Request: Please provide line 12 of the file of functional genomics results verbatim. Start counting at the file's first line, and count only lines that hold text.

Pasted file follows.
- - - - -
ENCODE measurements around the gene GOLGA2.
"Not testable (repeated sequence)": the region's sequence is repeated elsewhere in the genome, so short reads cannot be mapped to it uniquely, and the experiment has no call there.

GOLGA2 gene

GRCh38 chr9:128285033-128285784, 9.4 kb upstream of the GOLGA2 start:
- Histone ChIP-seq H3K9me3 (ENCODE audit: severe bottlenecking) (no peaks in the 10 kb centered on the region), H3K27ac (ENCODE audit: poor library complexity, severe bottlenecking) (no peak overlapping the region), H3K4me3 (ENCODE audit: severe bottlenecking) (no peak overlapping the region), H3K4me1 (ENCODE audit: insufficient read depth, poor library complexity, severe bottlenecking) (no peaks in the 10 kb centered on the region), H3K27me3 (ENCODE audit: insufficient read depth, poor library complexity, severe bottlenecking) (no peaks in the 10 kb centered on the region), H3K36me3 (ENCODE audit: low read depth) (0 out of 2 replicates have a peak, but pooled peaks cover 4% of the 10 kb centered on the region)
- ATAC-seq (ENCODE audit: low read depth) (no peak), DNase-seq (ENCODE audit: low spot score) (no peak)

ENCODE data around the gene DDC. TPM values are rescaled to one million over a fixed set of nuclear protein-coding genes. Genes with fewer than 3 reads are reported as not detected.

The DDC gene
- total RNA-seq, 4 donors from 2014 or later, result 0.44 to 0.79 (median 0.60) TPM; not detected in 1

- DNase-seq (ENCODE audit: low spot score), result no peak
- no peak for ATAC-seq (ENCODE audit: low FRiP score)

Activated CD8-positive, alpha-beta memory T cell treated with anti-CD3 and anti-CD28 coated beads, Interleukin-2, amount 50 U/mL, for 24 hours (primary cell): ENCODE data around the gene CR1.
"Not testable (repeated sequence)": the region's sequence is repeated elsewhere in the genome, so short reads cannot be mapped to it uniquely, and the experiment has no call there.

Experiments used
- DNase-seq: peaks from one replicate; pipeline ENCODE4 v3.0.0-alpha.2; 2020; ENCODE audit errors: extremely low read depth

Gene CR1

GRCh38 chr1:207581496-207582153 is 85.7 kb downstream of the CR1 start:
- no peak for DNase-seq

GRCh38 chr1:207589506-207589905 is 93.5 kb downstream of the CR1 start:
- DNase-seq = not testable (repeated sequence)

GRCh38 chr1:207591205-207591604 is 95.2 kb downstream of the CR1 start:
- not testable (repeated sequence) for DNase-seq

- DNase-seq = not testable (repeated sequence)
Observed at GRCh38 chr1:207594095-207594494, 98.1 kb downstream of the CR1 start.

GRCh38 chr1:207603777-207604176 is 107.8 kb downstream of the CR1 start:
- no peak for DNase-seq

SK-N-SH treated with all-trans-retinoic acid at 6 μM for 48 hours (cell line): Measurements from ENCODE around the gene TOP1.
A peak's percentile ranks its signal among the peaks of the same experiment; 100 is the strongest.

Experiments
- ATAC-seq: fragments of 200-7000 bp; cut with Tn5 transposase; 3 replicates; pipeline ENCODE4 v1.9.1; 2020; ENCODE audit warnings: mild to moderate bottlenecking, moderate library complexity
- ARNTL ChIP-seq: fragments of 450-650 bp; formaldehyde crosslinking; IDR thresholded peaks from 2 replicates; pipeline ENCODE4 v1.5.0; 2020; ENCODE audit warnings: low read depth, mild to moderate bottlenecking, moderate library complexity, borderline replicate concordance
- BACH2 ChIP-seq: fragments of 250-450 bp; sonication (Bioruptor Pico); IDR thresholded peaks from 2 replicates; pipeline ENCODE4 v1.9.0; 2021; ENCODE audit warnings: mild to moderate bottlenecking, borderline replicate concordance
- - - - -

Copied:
Activated CD8-positive, alpha-beta memory T cell treated with anti-CD3 and anti-CD28 coated beads, Interleukin-2, amount 50 U/mL, for 24 hours (primary cell): ENCODE data around the gene CR1.